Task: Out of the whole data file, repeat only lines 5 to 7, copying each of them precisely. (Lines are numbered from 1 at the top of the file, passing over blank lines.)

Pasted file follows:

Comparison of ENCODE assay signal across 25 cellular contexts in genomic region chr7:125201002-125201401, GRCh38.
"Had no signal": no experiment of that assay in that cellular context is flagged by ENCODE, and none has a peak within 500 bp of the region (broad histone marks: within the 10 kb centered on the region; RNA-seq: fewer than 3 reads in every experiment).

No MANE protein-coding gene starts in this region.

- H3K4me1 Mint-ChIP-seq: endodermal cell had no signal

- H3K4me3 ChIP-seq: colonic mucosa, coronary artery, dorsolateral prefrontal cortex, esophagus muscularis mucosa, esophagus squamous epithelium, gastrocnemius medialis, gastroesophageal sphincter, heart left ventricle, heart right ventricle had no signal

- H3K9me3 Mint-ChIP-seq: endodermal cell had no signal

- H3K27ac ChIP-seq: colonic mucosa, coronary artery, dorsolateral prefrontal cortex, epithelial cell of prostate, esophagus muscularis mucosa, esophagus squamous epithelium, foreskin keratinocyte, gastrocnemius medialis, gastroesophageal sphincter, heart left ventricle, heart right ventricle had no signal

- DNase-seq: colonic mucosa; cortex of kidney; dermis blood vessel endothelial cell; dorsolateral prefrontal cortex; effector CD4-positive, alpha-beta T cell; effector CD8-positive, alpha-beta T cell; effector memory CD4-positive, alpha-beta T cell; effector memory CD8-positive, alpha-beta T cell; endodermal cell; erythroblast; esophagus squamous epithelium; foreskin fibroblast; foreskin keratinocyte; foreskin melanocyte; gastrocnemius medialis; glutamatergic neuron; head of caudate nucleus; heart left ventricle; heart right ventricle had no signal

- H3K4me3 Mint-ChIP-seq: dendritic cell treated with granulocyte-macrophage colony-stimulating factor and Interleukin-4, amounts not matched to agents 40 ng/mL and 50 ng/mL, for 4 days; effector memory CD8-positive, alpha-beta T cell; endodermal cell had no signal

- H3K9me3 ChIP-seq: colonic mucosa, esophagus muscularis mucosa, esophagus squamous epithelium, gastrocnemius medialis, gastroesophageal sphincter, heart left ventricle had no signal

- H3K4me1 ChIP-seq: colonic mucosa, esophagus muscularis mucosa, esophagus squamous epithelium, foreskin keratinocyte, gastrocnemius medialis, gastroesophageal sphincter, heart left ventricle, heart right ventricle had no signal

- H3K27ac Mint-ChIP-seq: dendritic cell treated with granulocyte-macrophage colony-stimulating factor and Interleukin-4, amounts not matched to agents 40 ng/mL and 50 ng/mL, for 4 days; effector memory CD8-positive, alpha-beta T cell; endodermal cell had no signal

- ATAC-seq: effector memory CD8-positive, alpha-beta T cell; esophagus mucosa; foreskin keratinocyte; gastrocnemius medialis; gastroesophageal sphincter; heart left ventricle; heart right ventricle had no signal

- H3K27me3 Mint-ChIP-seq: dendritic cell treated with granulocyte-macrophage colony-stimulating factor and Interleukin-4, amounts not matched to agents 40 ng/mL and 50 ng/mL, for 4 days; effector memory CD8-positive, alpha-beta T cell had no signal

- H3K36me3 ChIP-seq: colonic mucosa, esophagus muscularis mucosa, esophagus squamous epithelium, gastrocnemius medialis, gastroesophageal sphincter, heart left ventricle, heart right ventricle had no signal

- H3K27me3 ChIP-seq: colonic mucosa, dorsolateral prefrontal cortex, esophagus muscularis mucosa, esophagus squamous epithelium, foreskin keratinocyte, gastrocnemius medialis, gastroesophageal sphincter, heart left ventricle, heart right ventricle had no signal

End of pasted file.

- H3K4me3 ChIP-seq: colonic mucosa, coronary artery, dorsolateral prefrontal cortex, esophagus muscularis mucosa, esophagus squamous epithelium, gastrocnemius medialis, gastroesophageal sphincter, heart left ventricle, heart right ventricle had no signal

- H3K9me3 Mint-ChIP-seq: endodermal cell had no signal

- H3K27ac ChIP-seq: colonic mucosa, coronary artery, dorsolateral prefrontal cortex, epithelial cell of prostate, esophagus muscularis mucosa, esophagus squamous epithelium, foreskin keratinocyte, gastrocnemius medialis, gastroesophageal sphincter, heart left ventricle, heart right ventricle had no signal